August 11, 2022 | By Bronwen Largier

From Thursday August 12, the Hong Kong government will ease the hotel quarantine requirement for international travellers from seven days to three but will bar travellers from entering event venues for seven days.

Hong Kong’s quarantine model is moving to a “3 + 4” model, in which arrivals – except from Mainland China or Macau – are required to spend three days in hotel quarantine followed by four days of “medical surveillance” at accommodation of their choosing. In the 10 days after arrival, travellers must also take five nucleic acid COVID tests (PCR or LAMP tests) and daily rapid antigen tests.

Under the “3+4” model, an Amber category has been added to Hong Kong’s Vaccine Pass, which will prevent travellers from entering group and mask-off venues, including event venues, indoor entertainment venues and restaurants, pubs and bars, effectively quashing any hope that the reduced quarantine requirement could stimulate visitation by international business events delegates.

The Hong Kong Exhibition & Convention Industry Association (HKECIA) has welcomed the change in entry requirements but wants the government to abolish quarantine entirely for business travellers.

“While the HKECIA appreciates Government’s direction of relaxing restrictions, our members and the exhibition and convention industry urge the Government to implement quarantine-free travel as soon as possible,” said HKECIA chairman Stuart Bailey.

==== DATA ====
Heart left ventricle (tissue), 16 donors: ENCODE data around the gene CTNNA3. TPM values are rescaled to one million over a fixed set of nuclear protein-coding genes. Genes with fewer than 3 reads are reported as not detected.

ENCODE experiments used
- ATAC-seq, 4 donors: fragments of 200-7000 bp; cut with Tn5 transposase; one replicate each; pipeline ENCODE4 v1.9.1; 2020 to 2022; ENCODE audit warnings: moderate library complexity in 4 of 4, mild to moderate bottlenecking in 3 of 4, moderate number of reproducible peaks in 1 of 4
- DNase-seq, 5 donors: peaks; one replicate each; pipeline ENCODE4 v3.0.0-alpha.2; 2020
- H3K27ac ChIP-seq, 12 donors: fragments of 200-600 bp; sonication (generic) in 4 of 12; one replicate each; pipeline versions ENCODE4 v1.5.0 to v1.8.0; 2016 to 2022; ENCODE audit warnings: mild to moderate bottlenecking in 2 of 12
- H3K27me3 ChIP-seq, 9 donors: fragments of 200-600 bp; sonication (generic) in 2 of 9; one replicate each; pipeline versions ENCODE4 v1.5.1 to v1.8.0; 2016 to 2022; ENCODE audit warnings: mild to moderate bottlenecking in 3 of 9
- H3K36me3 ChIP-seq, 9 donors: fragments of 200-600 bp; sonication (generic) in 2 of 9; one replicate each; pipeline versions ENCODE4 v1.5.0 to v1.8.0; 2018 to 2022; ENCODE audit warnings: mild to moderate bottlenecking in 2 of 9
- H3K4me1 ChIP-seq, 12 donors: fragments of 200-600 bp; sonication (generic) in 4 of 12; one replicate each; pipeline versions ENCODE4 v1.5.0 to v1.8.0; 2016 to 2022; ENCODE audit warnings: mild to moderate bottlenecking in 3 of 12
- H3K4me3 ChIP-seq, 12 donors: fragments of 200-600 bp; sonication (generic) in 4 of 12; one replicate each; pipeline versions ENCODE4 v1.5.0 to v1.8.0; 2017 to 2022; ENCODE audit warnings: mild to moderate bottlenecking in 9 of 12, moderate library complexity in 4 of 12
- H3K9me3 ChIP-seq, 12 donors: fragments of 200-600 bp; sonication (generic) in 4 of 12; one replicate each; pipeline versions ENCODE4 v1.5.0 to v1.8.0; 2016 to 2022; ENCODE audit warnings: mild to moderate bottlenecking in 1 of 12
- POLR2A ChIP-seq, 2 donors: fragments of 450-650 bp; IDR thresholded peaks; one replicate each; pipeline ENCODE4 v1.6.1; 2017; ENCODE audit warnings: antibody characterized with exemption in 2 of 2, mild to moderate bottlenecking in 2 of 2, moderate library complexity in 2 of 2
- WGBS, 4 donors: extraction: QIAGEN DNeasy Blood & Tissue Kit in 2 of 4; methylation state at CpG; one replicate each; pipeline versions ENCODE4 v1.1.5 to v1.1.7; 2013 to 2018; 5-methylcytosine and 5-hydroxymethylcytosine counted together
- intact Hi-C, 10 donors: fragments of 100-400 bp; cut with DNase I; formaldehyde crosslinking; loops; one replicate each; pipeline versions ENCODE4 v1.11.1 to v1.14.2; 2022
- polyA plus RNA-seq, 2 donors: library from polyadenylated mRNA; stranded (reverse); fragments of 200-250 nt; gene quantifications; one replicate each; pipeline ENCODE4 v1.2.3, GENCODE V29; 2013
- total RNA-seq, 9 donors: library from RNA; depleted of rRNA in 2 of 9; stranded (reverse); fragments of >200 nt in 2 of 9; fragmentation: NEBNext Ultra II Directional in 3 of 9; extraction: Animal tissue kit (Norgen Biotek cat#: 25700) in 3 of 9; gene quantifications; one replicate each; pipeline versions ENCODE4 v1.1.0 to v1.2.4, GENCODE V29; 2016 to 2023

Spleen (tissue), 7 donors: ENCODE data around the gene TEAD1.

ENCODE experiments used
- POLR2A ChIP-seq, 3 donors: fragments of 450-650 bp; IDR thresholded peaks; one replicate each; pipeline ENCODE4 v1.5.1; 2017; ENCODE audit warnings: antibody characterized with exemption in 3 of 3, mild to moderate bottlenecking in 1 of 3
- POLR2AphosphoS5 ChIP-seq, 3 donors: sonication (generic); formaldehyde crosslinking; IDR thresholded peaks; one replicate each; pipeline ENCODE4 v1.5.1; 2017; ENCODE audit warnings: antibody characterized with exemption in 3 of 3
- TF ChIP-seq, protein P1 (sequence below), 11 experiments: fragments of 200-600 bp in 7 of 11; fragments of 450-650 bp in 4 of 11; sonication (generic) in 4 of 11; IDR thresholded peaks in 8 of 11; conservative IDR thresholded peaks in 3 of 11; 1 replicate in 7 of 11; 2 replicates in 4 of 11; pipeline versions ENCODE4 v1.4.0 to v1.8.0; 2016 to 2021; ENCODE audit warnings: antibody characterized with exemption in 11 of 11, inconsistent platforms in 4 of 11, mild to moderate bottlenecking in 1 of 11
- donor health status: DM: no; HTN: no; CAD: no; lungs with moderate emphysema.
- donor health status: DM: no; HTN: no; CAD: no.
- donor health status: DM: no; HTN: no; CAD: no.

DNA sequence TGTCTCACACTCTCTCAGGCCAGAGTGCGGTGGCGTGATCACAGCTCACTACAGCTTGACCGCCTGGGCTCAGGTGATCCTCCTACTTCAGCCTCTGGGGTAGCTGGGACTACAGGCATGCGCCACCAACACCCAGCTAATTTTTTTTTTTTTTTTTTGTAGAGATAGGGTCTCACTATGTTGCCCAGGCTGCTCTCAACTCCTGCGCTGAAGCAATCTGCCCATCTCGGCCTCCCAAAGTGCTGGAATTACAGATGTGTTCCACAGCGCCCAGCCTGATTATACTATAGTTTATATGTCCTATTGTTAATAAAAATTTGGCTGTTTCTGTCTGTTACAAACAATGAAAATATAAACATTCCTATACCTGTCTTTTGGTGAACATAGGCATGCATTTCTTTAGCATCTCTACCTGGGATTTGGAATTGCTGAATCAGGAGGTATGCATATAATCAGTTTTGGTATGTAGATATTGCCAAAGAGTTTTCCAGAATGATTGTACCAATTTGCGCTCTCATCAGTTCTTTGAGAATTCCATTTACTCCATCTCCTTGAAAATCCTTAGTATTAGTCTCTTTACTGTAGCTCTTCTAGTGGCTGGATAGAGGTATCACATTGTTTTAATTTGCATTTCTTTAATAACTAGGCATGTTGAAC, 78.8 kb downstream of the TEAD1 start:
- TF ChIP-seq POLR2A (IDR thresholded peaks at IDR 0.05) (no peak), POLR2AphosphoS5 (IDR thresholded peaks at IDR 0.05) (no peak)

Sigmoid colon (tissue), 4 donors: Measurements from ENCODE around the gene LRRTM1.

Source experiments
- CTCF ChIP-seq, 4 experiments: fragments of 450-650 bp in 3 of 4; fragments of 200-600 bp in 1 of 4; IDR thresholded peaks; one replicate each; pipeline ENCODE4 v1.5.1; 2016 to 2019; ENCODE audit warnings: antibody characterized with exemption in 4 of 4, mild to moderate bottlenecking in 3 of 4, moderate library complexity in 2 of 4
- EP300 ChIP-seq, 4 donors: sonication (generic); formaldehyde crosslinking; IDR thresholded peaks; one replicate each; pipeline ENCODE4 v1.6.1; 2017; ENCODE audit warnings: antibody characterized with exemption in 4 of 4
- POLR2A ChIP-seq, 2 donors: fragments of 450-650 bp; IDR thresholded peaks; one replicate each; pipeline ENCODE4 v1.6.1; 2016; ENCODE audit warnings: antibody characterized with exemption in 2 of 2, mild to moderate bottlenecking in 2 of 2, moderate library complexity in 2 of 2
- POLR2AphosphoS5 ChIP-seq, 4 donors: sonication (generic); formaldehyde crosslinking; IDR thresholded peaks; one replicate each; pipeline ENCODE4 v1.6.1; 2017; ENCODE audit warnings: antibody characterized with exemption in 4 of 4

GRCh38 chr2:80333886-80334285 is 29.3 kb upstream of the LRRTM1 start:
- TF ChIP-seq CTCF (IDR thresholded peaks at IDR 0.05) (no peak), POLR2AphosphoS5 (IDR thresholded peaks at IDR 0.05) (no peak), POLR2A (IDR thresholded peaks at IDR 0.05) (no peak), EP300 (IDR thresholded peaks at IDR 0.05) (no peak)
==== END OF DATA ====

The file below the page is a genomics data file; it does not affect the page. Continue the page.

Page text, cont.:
“During this interim period, we hope the Government [will] relax restrictions for business travellers and allow overseas exhibition organisers, exhibitors and buyers with the Amber Code to run and attend exhibitions at event premises with their face masks on and appropriate social distancing and preventive measures.”

The association asserts that the local industry is starting to see international trade exhibitions relocating from Hong Kong to other countries which have less restrictive entry policies.

Although Hong Kong is part of China, it is a designated “special administrative region” allowing it to be governed by somewhat more relaxed rules than Mainland China, where most international travellers are still barred from entry and those who can enter are subjected to at least seven days of centralised quarantine.